Nurse safety: common hazards to be aware of

While the nursing profession comes with great rewards, such as saving a patient's life, it also comes with serious hazards. The Occupational Safety and Health Administration (OSHA) has begun to take strides in addressing the dangers that threaten hospital staff. For example, OSHA has been expanding enforcement practices to address threats from patient lifting, exposure to bloodborne pathogens, violence in the workplace, and even slip-and-fall accidents.

Studies have shown that workplace injuries for nurses in hospitals, long-term care facilities, and nursing homes are higher than many industries that most people consider to be more dangerous. Furthermore, most of the injuries and illnesses that nurses suffer from are completely preventable. To find out more about common hazards that nurses face in St. Paul, read below.

Bloodborne pathogens

While strict requirements for using gloves and hand washing have helped nurses and other medical professionals avoid exposure to bloodborne pathogens, it still occurs. For example, needle sticks and blood splashes can expose a nurse to a dangerous pathogen.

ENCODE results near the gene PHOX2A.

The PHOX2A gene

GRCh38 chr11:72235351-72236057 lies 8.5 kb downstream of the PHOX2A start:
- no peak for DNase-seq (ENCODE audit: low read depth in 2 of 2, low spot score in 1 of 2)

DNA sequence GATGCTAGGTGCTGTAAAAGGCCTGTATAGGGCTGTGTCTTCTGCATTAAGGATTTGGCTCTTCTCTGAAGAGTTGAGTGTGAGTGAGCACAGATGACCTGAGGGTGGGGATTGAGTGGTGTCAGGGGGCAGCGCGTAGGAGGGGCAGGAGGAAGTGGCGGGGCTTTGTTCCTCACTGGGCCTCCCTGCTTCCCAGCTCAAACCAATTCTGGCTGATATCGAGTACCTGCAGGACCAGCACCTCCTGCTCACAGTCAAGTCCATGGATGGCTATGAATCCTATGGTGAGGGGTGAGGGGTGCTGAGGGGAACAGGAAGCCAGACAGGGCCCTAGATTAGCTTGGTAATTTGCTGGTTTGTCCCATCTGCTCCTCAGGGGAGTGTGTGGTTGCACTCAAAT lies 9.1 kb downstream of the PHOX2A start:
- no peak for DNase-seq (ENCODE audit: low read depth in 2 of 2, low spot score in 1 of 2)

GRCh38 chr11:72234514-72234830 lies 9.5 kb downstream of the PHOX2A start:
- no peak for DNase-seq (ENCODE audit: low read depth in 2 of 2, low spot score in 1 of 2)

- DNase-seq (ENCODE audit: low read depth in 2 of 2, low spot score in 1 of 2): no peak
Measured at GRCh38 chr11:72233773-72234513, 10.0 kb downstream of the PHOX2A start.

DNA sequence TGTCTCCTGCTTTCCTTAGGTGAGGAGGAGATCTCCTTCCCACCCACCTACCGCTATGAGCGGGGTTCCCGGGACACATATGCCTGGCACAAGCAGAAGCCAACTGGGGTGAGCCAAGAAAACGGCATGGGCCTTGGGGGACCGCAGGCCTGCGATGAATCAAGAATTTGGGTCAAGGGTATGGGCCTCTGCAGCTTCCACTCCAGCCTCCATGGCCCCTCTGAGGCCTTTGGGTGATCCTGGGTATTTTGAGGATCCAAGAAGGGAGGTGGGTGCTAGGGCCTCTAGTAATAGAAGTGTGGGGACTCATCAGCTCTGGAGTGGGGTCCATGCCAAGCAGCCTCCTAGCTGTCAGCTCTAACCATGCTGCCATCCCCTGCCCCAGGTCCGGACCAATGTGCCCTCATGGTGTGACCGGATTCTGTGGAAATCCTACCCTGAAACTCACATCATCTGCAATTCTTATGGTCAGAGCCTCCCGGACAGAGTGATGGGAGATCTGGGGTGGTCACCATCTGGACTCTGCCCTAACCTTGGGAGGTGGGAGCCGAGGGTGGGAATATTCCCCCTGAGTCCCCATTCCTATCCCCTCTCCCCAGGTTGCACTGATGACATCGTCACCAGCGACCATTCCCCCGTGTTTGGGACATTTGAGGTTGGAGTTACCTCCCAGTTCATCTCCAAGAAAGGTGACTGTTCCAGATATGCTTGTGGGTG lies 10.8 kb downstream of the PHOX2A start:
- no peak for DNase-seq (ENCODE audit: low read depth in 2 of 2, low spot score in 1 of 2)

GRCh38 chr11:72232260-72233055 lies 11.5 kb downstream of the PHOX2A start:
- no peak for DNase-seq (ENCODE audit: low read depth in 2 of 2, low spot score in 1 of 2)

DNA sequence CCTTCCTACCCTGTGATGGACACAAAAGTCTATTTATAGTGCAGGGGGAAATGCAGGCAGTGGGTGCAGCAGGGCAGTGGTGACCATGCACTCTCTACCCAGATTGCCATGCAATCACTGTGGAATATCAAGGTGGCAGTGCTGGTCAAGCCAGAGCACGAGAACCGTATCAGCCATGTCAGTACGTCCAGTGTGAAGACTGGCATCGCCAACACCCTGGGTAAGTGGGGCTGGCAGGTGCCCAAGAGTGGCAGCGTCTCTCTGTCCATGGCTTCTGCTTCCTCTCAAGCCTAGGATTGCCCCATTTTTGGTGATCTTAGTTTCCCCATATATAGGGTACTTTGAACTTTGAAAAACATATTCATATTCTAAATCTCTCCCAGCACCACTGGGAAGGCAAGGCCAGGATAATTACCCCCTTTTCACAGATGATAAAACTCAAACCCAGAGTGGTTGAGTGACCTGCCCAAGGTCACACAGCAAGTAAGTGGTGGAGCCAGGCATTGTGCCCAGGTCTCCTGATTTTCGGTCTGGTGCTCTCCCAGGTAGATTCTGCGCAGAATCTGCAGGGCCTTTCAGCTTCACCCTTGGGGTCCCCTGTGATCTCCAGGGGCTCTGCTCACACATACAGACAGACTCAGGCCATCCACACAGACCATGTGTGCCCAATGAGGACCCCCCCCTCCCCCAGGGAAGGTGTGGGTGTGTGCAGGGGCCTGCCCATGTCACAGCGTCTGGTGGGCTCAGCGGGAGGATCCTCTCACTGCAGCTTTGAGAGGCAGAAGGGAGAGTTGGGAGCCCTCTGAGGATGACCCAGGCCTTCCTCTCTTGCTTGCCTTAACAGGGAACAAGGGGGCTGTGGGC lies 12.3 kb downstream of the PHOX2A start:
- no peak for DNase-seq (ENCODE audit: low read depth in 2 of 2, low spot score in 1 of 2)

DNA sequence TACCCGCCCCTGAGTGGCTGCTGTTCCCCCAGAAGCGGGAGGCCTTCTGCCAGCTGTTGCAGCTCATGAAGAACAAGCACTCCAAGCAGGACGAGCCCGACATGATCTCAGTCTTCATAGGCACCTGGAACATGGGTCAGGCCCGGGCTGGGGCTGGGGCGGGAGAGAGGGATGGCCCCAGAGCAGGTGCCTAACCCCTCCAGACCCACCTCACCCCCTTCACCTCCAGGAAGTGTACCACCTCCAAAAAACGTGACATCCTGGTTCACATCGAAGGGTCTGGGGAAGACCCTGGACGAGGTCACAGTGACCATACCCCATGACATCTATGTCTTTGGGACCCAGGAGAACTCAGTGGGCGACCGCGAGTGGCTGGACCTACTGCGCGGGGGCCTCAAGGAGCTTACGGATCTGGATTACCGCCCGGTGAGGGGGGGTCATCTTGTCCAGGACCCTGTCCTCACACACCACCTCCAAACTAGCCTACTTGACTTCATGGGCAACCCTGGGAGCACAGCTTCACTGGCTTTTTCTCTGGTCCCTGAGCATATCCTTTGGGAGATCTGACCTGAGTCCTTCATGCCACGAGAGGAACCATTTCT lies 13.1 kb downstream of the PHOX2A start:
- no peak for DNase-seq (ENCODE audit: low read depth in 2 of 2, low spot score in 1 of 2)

Back, shoulder and hand injuries

Nurses often suffer injuries due to patient handling. For example, if a nurse has to lift a patient, the risk for a back injury is high. Even with the aid of other staff, a slightly wrong move or twist can result in a lower back injury that will keep a nurse out of work for days or possibly weeks. Shoulder, hand and even foot injuries can also occur due to incorrect patient lifting. Fortunately, many hospitals across the country have begun to invest in lifting devices to reduce the instances of nurse injuries.

Dermatitis

Hand hygiene practices require that medical staff use certain protocols to keep their hands clean. Unfortunately, these practices can result in severe skin damage. In some cases, the damage is so extreme that nurses have to leave the profession. Better hand protection can easily prevent skin damage that results from these protocols.

Germs

During cold and flu season, nurses have an increased risk of getting sick and, as a result, they have to take more sick days. The best thing that staff and hospitals can do is to be proactive. This means not waiting for an increase in patients suffering from the flu. If hospitals provide their staff with antiviral face masks well head of time, they can keep their nurses and other medical professionals healthy during flu and cold season.

Nurses face a significant risk of illness and injury on the job. By attending continuing education courses and taking a few proactive measures, you have a higher chance of avoiding an injury or illness. However, if you suffer from a work related injury, you might be able to file a workers' compensation claim for lost wages and medical expenses.

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